I think it helps I know how hard it is too. That, and how much optimism, mindfulness, acceptance and ERP have contributed to my recovery. I just want to share in the light of it all! But thank you, really. The acknowledgement means a lot to me and it’s the most amazing feeling in the world to know there are people out there who are suffering less because of my contributions.

- Nathan

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Anonymous asked: This is so annoying, it is like when I finally dumb down one obsession I find something else to worry about. Some of it is the normal obsessions and some are just downright silly, but possible. It ruins everything. I am sick of crying. I just want to go up to someone and tell them all of the obsessions I've had and have them tell me none are true and that I'm irrational. But reassurance is bad isn't it?

That’s what OCD/Pure-O pretty much does. I know how frustrating it is but as soon as one fear stops getting to you, it finds a replacement. The trick is to not conquer the fear at the time, but to conquer OCD in general, so that even if it tries to get you with a new obsession, you don’t buy it. Some will seem sillier than others but that does not make them less painful, as OCD doesn’t function off rationality as I’m sure you know.

Reassurance is bad, but knowledge I feel helps. I think it’s different asking to confirm something for knowledge purposes as opposed to asking something for relief.

The same techniques you’ve applied to beat your previous obsession you can apply to the new one. And the fact you know OCD can morph is now hopefully enough for you to not question yourself. If you want to write down some of your obsessions, feel free to do so in an ask and I’m sure people would be able to comment saying they’ve had said theme - but you need to try and avoid that and instead practice acceptance. You sound like you’ve beat some obsessions, so you should be extremely proud.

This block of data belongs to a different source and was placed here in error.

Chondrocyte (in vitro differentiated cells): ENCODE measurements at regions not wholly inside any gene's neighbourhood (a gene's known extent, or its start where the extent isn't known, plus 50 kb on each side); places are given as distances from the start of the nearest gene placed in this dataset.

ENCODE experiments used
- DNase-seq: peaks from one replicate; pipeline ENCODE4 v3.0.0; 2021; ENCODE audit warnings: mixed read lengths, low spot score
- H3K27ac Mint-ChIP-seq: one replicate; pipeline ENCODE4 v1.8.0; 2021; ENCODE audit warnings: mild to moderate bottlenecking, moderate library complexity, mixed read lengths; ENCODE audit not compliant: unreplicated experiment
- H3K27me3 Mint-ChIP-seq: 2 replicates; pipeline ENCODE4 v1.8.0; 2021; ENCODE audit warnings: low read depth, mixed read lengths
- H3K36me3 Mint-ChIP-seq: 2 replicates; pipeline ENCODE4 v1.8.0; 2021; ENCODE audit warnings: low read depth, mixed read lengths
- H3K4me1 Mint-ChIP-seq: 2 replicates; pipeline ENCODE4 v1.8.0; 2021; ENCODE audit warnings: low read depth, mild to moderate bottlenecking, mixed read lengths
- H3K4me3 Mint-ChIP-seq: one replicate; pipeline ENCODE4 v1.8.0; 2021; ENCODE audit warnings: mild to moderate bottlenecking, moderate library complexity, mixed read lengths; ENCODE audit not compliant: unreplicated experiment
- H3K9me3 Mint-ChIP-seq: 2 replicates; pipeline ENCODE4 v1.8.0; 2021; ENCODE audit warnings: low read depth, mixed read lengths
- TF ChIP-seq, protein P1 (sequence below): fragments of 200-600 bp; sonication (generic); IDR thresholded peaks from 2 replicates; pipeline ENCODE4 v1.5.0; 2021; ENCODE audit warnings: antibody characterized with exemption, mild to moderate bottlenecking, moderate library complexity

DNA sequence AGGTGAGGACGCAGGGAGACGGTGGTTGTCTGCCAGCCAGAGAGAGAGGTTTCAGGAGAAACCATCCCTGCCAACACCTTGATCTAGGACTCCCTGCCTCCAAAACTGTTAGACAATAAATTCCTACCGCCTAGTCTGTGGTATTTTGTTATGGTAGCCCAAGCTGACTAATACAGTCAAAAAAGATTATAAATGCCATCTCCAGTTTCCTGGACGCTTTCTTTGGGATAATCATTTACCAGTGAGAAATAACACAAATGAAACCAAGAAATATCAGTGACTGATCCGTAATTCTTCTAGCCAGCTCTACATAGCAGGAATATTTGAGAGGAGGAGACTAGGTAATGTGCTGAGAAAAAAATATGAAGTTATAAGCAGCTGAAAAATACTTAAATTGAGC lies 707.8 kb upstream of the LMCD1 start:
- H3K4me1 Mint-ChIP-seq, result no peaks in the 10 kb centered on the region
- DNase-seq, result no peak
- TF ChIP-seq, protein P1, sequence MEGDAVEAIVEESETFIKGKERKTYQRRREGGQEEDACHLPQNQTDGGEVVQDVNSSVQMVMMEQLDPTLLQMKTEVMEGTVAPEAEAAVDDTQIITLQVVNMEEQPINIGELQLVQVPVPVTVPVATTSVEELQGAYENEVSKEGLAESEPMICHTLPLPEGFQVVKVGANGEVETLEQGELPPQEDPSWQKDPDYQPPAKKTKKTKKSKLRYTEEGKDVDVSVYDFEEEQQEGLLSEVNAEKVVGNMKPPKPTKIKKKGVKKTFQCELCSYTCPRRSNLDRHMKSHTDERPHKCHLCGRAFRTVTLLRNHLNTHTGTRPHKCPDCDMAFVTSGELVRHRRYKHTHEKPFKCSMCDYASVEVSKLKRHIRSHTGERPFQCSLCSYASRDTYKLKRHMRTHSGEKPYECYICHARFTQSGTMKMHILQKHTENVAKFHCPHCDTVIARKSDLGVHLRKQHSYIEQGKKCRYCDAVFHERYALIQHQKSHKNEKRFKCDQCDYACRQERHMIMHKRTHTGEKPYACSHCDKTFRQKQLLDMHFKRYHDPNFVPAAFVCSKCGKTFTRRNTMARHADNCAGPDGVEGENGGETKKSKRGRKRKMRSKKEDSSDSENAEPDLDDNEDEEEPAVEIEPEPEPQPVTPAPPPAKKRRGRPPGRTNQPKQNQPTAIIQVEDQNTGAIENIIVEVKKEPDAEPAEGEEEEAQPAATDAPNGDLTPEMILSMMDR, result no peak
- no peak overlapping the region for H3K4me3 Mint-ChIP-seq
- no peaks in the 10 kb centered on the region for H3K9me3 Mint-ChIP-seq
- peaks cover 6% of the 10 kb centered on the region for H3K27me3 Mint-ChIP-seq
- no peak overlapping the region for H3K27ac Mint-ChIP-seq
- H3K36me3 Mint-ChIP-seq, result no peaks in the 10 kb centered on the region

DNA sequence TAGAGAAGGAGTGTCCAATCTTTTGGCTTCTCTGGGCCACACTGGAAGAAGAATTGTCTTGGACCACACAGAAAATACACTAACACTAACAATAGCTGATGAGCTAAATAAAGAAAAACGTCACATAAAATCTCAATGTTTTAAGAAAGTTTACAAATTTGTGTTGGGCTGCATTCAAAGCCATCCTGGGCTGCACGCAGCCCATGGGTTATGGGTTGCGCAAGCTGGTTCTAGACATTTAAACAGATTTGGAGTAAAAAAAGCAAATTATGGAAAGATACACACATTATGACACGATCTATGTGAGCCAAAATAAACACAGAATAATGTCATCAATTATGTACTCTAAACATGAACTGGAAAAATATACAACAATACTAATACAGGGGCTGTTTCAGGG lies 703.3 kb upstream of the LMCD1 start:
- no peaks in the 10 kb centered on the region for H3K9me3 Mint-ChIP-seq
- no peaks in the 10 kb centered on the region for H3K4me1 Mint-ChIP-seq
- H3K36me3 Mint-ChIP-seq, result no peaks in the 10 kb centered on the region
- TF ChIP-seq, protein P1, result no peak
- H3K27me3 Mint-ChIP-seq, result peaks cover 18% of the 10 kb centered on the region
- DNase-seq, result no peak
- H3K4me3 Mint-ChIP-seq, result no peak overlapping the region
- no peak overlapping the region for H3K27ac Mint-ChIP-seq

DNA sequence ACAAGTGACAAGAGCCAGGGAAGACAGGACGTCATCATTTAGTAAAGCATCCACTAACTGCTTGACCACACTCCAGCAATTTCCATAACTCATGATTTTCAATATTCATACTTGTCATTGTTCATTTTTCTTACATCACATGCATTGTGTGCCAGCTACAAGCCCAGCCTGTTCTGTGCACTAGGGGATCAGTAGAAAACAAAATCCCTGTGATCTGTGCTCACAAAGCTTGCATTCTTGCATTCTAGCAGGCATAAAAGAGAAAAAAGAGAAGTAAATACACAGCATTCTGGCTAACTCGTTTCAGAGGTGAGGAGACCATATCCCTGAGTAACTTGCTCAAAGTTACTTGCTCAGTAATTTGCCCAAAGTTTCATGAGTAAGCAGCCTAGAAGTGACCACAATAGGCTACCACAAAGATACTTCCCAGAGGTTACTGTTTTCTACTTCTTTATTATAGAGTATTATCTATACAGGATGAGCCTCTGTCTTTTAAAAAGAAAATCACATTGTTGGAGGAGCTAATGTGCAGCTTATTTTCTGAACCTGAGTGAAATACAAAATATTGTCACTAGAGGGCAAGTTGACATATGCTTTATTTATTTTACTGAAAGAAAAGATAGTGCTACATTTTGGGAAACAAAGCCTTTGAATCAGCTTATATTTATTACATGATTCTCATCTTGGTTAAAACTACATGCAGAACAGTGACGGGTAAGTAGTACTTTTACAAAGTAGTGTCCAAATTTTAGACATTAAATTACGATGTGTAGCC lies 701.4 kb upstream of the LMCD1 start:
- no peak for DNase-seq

- Nathan

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schmerzenmeer-deactivated201204 asked: I haven't been diagnosed with OCD, but I do know that I'm experiencing "superstitious thinking". I'll be seeing a therapist soon, but until then, I don't know what to do. I have these certain thoughts... like I can't email or text someone if they aren't at home because I'm afraid I will cause them to have a car accident. Certain words trigger me and I'm afraid if I look at them or think about them too much, I'll cause someone close to me to die. What do I do? These thoughts are ruining my life.

I think this theme is known as Responsibility OCD. My uncle actually suffered from it really badly as a young child and it shocked me when I found out. He’d have tapping compulsions and if he didn’t tap things a certain number of times he’d get this overwhelming feeling he’d lose his dad - however he’d always wake in the morning to find his dad was still there.